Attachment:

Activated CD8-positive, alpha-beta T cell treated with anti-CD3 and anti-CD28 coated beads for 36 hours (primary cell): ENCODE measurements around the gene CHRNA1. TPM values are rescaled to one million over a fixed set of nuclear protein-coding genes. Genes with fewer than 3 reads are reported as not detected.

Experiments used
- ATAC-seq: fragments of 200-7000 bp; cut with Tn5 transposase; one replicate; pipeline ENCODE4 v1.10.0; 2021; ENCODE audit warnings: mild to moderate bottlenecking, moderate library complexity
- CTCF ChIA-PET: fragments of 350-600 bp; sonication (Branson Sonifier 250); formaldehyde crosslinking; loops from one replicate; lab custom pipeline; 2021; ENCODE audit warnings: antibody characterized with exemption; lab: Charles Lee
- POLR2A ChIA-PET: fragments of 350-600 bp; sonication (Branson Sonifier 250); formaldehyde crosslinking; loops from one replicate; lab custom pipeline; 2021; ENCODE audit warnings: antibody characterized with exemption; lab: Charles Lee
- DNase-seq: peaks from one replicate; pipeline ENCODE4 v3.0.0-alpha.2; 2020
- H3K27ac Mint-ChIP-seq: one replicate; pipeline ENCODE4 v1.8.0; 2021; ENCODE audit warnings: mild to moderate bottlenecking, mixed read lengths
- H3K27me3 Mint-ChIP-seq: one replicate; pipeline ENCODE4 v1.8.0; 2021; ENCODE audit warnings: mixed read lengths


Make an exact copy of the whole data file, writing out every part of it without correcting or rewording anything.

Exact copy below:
Activated CD8-positive, alpha-beta T cell treated with anti-CD3 and anti-CD28 coated beads for 36 hours (primary cell): ENCODE measurements around the gene CHRNA1. TPM values are rescaled to one million over a fixed set of nuclear protein-coding genes. Genes with fewer than 3 reads are reported as not detected.

Experiments used
- ATAC-seq: fragments of 200-7000 bp; cut with Tn5 transposase; one replicate; pipeline ENCODE4 v1.10.0; 2021; ENCODE audit warnings: mild to moderate bottlenecking, moderate library complexity
- CTCF ChIA-PET: fragments of 350-600 bp; sonication (Branson Sonifier 250); formaldehyde crosslinking; loops from one replicate; lab custom pipeline; 2021; ENCODE audit warnings: antibody characterized with exemption; lab: Charles Lee
- POLR2A ChIA-PET: fragments of 350-600 bp; sonication (Branson Sonifier 250); formaldehyde crosslinking; loops from one replicate; lab custom pipeline; 2021; ENCODE audit warnings: antibody characterized with exemption; lab: Charles Lee
- DNase-seq: peaks from one replicate; pipeline ENCODE4 v3.0.0-alpha.2; 2020
- H3K27ac Mint-ChIP-seq: one replicate; pipeline ENCODE4 v1.8.0; 2021; ENCODE audit warnings: mild to moderate bottlenecking, mixed read lengths
- H3K27me3 Mint-ChIP-seq: one replicate; pipeline ENCODE4 v1.8.0; 2021; ENCODE audit warnings: mixed read lengths